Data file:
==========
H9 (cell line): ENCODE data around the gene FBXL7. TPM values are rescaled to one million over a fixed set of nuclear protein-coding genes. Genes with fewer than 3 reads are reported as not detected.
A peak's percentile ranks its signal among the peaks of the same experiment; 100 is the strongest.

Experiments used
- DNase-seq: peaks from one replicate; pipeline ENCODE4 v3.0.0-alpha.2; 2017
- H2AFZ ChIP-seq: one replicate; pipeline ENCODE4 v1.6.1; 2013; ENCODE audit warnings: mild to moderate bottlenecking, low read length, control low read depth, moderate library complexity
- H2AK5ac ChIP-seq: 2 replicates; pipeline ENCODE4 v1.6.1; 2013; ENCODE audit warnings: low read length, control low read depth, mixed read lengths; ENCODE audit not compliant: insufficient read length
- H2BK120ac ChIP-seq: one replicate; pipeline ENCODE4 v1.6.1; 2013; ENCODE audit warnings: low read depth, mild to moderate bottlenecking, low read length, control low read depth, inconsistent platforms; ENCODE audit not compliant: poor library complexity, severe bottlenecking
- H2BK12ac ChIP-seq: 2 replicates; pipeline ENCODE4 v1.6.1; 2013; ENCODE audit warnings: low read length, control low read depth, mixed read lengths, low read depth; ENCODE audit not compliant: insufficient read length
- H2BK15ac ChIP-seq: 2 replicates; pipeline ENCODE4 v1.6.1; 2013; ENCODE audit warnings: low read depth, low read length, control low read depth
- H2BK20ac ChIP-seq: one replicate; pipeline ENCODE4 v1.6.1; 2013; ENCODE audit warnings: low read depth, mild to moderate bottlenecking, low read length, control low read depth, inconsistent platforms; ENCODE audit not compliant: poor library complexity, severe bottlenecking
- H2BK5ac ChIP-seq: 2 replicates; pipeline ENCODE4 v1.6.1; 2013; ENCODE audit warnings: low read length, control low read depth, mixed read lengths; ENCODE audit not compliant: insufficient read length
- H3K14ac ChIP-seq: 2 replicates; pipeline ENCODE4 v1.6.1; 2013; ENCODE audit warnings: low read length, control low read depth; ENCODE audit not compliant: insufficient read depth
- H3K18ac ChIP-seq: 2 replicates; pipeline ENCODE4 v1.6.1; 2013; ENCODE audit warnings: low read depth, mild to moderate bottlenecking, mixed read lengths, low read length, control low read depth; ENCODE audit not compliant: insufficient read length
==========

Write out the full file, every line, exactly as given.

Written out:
H9 (cell line): ENCODE data around the gene FBXL7. TPM values are rescaled to one million over a fixed set of nuclear protein-coding genes. Genes with fewer than 3 reads are reported as not detected.
A peak's percentile ranks its signal among the peaks of the same experiment; 100 is the strongest.

Experiments used
- DNase-seq: peaks from one replicate; pipeline ENCODE4 v3.0.0-alpha.2; 2017
- H2AFZ ChIP-seq: one replicate; pipeline ENCODE4 v1.6.1; 2013; ENCODE audit warnings: mild to moderate bottlenecking, low read length, control low read depth, moderate library complexity
- H2AK5ac ChIP-seq: 2 replicates; pipeline ENCODE4 v1.6.1; 2013; ENCODE audit warnings: low read length, control low read depth, mixed read lengths; ENCODE audit not compliant: insufficient read length
- H2BK120ac ChIP-seq: one replicate; pipeline ENCODE4 v1.6.1; 2013; ENCODE audit warnings: low read depth, mild to moderate bottlenecking, low read length, control low read depth, inconsistent platforms; ENCODE audit not compliant: poor library complexity, severe bottlenecking
- H2BK12ac ChIP-seq: 2 replicates; pipeline ENCODE4 v1.6.1; 2013; ENCODE audit warnings: low read length, control low read depth, mixed read lengths, low read depth; ENCODE audit not compliant: insufficient read length
- H2BK15ac ChIP-seq: 2 replicates; pipeline ENCODE4 v1.6.1; 2013; ENCODE audit warnings: low read depth, low read length, control low read depth
- H2BK20ac ChIP-seq: one replicate; pipeline ENCODE4 v1.6.1; 2013; ENCODE audit warnings: low read depth, mild to moderate bottlenecking, low read length, control low read depth, inconsistent platforms; ENCODE audit not compliant: poor library complexity, severe bottlenecking
- H2BK5ac ChIP-seq: 2 replicates; pipeline ENCODE4 v1.6.1; 2013; ENCODE audit warnings: low read length, control low read depth, mixed read lengths; ENCODE audit not compliant: insufficient read length
- H3K14ac ChIP-seq: 2 replicates; pipeline ENCODE4 v1.6.1; 2013; ENCODE audit warnings: low read length, control low read depth; ENCODE audit not compliant: insufficient read depth
- H3K18ac ChIP-seq: 2 replicates; pipeline ENCODE4 v1.6.1; 2013; ENCODE audit warnings: low read depth, mild to moderate bottlenecking, mixed read lengths, low read length, control low read depth; ENCODE audit not compliant: insufficient read length